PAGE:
Researchers Examine Efficacy of N95 Respirators in Conditions Simulating Human Breathing
A research team from IRSST, a nonprofit scientific research organization in Quebec, Canada, has tested the efficacy of N95 filtering facepiece respirators in conditions of cyclical airflow, simulating human breathing. The study was focused on N95 respirators’ ability to protect industrial and healthcare workers against exposure to ultrafine particles, or particulate matter of less than 100 nanometers (nm) in diameter. Researchers examined the effects of breathing frequency and inhalation flow rate on the efficacy of N95 respirators, compared the results for the efficacy of N95 respirators in conditions of cyclical airflow with those for constant airflow, and studied the impact of the clogging time of the filter on the performance of N95 respirators as a function of relative humidity and both cyclical and constant airflow.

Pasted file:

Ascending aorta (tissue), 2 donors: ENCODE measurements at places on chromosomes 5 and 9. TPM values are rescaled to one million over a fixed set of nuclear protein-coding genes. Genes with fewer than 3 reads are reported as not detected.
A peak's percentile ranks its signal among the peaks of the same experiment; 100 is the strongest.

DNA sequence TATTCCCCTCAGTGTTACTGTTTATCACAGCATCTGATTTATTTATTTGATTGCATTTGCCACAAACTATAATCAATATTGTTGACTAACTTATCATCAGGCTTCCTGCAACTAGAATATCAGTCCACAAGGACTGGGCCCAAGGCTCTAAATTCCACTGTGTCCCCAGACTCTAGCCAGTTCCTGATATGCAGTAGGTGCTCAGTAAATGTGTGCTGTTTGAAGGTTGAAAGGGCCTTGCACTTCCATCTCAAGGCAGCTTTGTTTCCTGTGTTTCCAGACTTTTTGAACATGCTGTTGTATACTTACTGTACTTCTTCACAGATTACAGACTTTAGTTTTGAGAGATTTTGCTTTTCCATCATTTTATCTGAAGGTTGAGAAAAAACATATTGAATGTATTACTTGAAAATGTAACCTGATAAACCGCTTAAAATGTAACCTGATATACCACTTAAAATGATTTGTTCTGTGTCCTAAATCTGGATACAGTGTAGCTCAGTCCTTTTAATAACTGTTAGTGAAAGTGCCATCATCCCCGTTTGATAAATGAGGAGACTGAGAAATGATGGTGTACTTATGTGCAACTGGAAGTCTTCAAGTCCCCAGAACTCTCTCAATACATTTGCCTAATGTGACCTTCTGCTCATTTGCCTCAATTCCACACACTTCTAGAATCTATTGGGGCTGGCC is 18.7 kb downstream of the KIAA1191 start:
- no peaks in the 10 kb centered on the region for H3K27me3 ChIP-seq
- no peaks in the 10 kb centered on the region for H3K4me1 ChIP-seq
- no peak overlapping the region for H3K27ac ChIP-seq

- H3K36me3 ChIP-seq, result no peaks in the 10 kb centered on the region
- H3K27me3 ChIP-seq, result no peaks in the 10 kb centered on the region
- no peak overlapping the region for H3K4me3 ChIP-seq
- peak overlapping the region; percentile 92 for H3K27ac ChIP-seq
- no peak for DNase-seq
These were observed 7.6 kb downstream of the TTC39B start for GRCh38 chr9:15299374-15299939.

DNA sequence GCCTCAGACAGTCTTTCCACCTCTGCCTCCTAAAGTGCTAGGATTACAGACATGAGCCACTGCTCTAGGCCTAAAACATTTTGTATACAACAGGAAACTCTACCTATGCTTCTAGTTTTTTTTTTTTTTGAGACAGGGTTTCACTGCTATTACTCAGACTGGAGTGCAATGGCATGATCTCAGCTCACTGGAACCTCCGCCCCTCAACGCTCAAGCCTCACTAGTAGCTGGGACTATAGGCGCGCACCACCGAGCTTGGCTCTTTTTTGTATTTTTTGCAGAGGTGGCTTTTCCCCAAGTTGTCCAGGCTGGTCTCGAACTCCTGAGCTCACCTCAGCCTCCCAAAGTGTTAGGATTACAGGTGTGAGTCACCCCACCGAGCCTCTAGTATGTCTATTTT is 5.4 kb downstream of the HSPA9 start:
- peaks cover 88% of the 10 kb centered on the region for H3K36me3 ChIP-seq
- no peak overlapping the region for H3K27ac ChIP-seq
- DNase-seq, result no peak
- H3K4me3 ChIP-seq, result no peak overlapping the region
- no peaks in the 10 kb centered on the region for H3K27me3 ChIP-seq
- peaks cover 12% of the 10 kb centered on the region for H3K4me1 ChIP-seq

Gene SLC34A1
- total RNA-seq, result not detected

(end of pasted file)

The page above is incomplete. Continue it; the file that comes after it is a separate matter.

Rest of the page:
“The study results indicated that the influence of a high inhalation flow rate significantly affected the penetration of [ultrafine particles], while the impact of breathing frequency was moderate,” IRSST’s news release reads. “The researchers also established that with a constant airflow, the best assessment of [ultrafine particle] penetration levels is obtained using a moderate inhalation flow rate typical of the human respiratory cycle.” 
IRSST’s results also showed that filter clogging time and relative humidity have a “major impact” on particle penetration through N95 respirators. 
The full research report is available as a
download from IRSST’s